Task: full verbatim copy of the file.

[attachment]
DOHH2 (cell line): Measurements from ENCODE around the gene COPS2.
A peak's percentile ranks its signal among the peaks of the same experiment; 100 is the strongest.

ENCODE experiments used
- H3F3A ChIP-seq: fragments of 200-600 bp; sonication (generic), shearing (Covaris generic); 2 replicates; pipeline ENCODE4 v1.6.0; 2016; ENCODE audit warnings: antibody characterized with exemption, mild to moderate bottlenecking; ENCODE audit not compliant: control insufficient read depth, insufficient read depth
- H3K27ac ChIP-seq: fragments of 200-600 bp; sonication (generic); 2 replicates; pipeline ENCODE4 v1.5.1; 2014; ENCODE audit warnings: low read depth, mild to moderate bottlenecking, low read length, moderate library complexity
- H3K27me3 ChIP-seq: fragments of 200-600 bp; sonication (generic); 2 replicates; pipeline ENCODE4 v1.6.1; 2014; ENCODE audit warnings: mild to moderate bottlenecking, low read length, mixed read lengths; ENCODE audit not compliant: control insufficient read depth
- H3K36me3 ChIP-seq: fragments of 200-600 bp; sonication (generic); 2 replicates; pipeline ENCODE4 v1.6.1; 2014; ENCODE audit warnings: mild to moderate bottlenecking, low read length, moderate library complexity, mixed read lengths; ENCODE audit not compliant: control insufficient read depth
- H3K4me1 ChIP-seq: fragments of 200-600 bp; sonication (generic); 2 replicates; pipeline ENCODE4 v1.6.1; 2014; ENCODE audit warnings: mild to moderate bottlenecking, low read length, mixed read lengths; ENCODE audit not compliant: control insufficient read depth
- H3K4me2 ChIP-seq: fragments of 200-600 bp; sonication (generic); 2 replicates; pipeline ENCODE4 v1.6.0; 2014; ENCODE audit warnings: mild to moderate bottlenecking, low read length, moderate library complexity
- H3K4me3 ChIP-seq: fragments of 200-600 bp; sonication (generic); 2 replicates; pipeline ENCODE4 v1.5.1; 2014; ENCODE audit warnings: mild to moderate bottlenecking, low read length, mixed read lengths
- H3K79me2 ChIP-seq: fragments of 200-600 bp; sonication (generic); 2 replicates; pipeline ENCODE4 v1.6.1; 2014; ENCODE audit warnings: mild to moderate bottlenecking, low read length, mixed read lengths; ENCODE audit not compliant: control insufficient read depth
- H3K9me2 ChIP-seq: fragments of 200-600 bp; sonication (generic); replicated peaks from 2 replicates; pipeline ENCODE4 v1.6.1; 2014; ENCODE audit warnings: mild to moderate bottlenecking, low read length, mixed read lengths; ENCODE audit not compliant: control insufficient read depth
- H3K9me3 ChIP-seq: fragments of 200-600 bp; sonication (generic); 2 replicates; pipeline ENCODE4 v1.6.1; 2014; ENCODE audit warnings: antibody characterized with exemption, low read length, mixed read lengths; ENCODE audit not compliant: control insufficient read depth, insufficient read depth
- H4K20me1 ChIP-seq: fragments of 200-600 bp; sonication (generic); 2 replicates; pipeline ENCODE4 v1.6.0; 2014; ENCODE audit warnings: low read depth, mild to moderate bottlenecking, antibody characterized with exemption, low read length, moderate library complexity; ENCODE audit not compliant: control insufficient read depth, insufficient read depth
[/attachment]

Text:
DOHH2 (cell line): Measurements from ENCODE around the gene COPS2.
A peak's percentile ranks its signal among the peaks of the same experiment; 100 is the strongest.

ENCODE experiments used
- H3F3A ChIP-seq: fragments of 200-600 bp; sonication (generic), shearing (Covaris generic); 2 replicates; pipeline ENCODE4 v1.6.0; 2016; ENCODE audit warnings: antibody characterized with exemption, mild to moderate bottlenecking; ENCODE audit not compliant: control insufficient read depth, insufficient read depth
- H3K27ac ChIP-seq: fragments of 200-600 bp; sonication (generic); 2 replicates; pipeline ENCODE4 v1.5.1; 2014; ENCODE audit warnings: low read depth, mild to moderate bottlenecking, low read length, moderate library complexity
- H3K27me3 ChIP-seq: fragments of 200-600 bp; sonication (generic); 2 replicates; pipeline ENCODE4 v1.6.1; 2014; ENCODE audit warnings: mild to moderate bottlenecking, low read length, mixed read lengths; ENCODE audit not compliant: control insufficient read depth
- H3K36me3 ChIP-seq: fragments of 200-600 bp; sonication (generic); 2 replicates; pipeline ENCODE4 v1.6.1; 2014; ENCODE audit warnings: mild to moderate bottlenecking, low read length, moderate library complexity, mixed read lengths; ENCODE audit not compliant: control insufficient read depth
- H3K4me1 ChIP-seq: fragments of 200-600 bp; sonication (generic); 2 replicates; pipeline ENCODE4 v1.6.1; 2014; ENCODE audit warnings: mild to moderate bottlenecking, low read length, mixed read lengths; ENCODE audit not compliant: control insufficient read depth
- H3K4me2 ChIP-seq: fragments of 200-600 bp; sonication (generic); 2 replicates; pipeline ENCODE4 v1.6.0; 2014; ENCODE audit warnings: mild to moderate bottlenecking, low read length, moderate library complexity
- H3K4me3 ChIP-seq: fragments of 200-600 bp; sonication (generic); 2 replicates; pipeline ENCODE4 v1.5.1; 2014; ENCODE audit warnings: mild to moderate bottlenecking, low read length, mixed read lengths
- H3K79me2 ChIP-seq: fragments of 200-600 bp; sonication (generic); 2 replicates; pipeline ENCODE4 v1.6.1; 2014; ENCODE audit warnings: mild to moderate bottlenecking, low read length, mixed read lengths; ENCODE audit not compliant: control insufficient read depth
- H3K9me2 ChIP-seq: fragments of 200-600 bp; sonication (generic); replicated peaks from 2 replicates; pipeline ENCODE4 v1.6.1; 2014; ENCODE audit warnings: mild to moderate bottlenecking, low read length, mixed read lengths; ENCODE audit not compliant: control insufficient read depth
- H3K9me3 ChIP-seq: fragments of 200-600 bp; sonication (generic); 2 replicates; pipeline ENCODE4 v1.6.1; 2014; ENCODE audit warnings: antibody characterized with exemption, low read length, mixed read lengths; ENCODE audit not compliant: control insufficient read depth, insufficient read depth
- H4K20me1 ChIP-seq: fragments of 200-600 bp; sonication (generic); 2 replicates; pipeline ENCODE4 v1.6.0; 2014; ENCODE audit warnings: low read depth, mild to moderate bottlenecking, antibody characterized with exemption, low read length, moderate library complexity; ENCODE audit not compliant: control insufficient read depth, insufficient read depth